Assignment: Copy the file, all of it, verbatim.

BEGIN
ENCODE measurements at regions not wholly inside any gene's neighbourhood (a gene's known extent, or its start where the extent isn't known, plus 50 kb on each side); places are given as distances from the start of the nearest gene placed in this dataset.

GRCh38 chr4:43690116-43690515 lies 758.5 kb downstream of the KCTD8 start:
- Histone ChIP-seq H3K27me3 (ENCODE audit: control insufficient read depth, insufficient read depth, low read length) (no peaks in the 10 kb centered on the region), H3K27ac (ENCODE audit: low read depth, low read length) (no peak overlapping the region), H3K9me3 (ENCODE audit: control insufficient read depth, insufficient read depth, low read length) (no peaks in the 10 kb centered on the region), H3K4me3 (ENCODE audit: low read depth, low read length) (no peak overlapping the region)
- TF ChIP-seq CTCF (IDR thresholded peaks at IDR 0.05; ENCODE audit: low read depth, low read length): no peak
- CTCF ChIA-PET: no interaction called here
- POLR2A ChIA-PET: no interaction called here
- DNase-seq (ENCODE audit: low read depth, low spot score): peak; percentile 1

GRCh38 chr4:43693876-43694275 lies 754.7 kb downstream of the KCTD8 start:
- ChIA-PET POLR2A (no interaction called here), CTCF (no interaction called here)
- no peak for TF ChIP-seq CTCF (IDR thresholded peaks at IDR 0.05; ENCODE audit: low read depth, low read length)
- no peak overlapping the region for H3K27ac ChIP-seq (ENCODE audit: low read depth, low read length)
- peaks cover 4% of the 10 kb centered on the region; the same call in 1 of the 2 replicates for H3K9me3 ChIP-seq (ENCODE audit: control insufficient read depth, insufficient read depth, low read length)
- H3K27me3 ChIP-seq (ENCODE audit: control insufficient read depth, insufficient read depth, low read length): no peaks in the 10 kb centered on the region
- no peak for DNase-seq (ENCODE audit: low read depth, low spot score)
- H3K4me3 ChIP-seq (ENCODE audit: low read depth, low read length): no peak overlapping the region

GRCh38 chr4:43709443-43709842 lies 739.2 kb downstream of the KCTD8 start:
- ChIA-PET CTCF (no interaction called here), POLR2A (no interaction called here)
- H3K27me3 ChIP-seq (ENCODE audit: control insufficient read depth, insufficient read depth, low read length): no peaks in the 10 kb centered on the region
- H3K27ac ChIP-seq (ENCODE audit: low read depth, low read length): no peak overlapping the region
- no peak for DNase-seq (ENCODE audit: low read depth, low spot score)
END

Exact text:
ENCODE measurements at regions not wholly inside any gene's neighbourhood (a gene's known extent, or its start where the extent isn't known, plus 50 kb on each side); places are given as distances from the start of the nearest gene placed in this dataset.

GRCh38 chr4:43690116-43690515 lies 758.5 kb downstream of the KCTD8 start:
- Histone ChIP-seq H3K27me3 (ENCODE audit: control insufficient read depth, insufficient read depth, low read length) (no peaks in the 10 kb centered on the region), H3K27ac (ENCODE audit: low read depth, low read length) (no peak overlapping the region), H3K9me3 (ENCODE audit: control insufficient read depth, insufficient read depth, low read length) (no peaks in the 10 kb centered on the region), H3K4me3 (ENCODE audit: low read depth, low read length) (no peak overlapping the region)
- TF ChIP-seq CTCF (IDR thresholded peaks at IDR 0.05; ENCODE audit: low read depth, low read length): no peak
- CTCF ChIA-PET: no interaction called here
- POLR2A ChIA-PET: no interaction called here
- DNase-seq (ENCODE audit: low read depth, low spot score): peak; percentile 1

GRCh38 chr4:43693876-43694275 lies 754.7 kb downstream of the KCTD8 start:
- ChIA-PET POLR2A (no interaction called here), CTCF (no interaction called here)
- no peak for TF ChIP-seq CTCF (IDR thresholded peaks at IDR 0.05; ENCODE audit: low read depth, low read length)
- no peak overlapping the region for H3K27ac ChIP-seq (ENCODE audit: low read depth, low read length)
- peaks cover 4% of the 10 kb centered on the region; the same call in 1 of the 2 replicates for H3K9me3 ChIP-seq (ENCODE audit: control insufficient read depth, insufficient read depth, low read length)
- H3K27me3 ChIP-seq (ENCODE audit: control insufficient read depth, insufficient read depth, low read length): no peaks in the 10 kb centered on the region
- no peak for DNase-seq (ENCODE audit: low read depth, low spot score)
- H3K4me3 ChIP-seq (ENCODE audit: low read depth, low read length): no peak overlapping the region

GRCh38 chr4:43709443-43709842 lies 739.2 kb downstream of the KCTD8 start:
- ChIA-PET CTCF (no interaction called here), POLR2A (no interaction called here)
- H3K27me3 ChIP-seq (ENCODE audit: control insufficient read depth, insufficient read depth, low read length): no peaks in the 10 kb centered on the region
- H3K27ac ChIP-seq (ENCODE audit: low read depth, low read length): no peak overlapping the region
- no peak for DNase-seq (ENCODE audit: low read depth, low spot score)